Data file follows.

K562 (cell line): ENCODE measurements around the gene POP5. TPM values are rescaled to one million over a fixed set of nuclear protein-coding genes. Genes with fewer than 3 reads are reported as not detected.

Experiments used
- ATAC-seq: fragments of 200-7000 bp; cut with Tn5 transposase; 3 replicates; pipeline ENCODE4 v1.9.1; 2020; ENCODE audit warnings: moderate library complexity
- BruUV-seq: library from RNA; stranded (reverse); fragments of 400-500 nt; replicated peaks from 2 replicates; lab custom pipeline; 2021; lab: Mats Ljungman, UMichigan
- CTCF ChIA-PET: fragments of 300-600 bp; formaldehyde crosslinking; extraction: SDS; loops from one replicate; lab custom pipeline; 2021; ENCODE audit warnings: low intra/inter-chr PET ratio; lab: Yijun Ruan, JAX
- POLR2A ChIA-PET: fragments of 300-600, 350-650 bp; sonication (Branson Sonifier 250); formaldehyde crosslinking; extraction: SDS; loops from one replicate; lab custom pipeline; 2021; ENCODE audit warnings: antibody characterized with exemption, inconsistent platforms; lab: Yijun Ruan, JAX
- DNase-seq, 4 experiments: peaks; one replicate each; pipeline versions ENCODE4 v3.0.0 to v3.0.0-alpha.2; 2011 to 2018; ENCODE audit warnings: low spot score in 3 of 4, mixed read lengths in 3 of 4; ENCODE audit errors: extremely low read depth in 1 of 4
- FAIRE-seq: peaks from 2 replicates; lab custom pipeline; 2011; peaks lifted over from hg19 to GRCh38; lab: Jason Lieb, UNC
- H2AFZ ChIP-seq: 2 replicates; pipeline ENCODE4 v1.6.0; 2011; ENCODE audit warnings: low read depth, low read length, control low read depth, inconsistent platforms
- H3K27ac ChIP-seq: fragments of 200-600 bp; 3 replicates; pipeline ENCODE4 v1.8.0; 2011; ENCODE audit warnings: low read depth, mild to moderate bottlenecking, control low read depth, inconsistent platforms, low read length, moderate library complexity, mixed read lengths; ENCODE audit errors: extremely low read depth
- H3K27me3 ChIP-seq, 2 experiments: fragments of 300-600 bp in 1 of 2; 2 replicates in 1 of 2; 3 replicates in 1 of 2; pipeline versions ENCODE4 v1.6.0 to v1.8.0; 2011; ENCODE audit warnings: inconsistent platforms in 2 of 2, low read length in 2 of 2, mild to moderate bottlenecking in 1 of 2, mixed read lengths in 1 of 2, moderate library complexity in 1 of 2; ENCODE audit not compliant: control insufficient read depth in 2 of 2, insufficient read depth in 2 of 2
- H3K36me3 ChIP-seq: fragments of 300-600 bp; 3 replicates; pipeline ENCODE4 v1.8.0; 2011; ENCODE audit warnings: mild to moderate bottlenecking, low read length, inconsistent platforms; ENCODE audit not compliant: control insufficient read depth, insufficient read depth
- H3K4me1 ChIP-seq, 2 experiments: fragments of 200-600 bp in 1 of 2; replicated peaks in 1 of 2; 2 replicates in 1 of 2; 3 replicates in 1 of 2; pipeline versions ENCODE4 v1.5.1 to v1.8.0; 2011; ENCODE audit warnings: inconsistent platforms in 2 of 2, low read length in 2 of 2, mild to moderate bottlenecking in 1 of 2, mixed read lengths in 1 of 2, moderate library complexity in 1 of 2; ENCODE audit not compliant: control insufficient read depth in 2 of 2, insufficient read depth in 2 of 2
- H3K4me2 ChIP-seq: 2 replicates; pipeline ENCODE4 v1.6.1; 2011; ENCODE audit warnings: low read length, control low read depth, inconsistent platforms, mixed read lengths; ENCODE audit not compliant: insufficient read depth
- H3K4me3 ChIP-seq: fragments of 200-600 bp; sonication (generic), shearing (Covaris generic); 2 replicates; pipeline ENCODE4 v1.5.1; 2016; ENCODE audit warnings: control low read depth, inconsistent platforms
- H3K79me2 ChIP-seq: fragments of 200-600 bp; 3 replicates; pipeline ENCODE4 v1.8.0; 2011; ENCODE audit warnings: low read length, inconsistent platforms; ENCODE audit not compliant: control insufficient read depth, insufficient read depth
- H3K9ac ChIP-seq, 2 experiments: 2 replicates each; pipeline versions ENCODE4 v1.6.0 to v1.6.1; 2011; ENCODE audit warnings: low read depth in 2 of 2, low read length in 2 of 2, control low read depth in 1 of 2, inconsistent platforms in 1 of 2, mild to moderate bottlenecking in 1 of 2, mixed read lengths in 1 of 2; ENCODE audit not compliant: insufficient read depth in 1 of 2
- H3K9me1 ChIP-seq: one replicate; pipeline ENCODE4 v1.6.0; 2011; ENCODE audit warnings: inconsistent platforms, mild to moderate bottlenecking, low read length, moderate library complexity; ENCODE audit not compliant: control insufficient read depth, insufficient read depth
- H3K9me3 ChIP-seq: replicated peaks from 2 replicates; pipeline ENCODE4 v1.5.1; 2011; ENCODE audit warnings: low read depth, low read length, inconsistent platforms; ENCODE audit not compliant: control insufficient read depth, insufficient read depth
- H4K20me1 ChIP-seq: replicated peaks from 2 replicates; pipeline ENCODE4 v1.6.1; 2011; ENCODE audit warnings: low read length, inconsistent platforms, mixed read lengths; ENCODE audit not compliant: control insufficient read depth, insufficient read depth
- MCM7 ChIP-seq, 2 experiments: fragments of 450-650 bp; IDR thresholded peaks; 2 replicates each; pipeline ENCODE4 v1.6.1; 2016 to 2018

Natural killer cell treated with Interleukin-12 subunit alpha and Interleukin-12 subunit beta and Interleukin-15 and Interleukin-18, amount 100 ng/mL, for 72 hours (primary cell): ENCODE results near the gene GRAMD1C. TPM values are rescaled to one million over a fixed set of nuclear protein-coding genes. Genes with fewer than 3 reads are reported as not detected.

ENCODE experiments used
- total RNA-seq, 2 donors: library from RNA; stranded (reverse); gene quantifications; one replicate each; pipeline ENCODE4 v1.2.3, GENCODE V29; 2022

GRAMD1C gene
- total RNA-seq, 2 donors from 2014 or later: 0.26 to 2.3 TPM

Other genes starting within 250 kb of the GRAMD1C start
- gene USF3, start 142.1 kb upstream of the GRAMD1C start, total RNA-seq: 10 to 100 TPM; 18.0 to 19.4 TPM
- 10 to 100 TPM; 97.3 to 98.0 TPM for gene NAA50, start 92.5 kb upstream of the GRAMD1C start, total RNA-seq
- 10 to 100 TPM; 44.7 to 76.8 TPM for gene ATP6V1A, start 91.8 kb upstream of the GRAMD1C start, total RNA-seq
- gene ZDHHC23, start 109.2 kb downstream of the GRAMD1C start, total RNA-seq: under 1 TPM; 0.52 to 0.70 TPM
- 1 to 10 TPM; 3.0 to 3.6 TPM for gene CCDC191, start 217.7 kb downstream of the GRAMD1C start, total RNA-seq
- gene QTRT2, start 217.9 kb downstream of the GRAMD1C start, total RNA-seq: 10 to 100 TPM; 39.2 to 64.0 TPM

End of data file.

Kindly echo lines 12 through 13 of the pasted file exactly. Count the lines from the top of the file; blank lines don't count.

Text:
- H3K36me3 ChIP-seq: fragments of 300-600 bp; 3 replicates; pipeline ENCODE4 v1.8.0; 2011; ENCODE audit warnings: mild to moderate bottlenecking, low read length, inconsistent platforms; ENCODE audit not compliant: control insufficient read depth, insufficient read depth
- H3K4me1 ChIP-seq, 2 experiments: fragments of 200-600 bp in 1 of 2; replicated peaks in 1 of 2; 2 replicates in 1 of 2; 3 replicates in 1 of 2; pipeline versions ENCODE4 v1.5.1 to v1.8.0; 2011; ENCODE audit warnings: inconsistent platforms in 2 of 2, low read length in 2 of 2, mild to moderate bottlenecking in 1 of 2, mixed read lengths in 1 of 2, moderate library complexity in 1 of 2; ENCODE audit not compliant: control insufficient read depth in 2 of 2, insufficient read depth in 2 of 2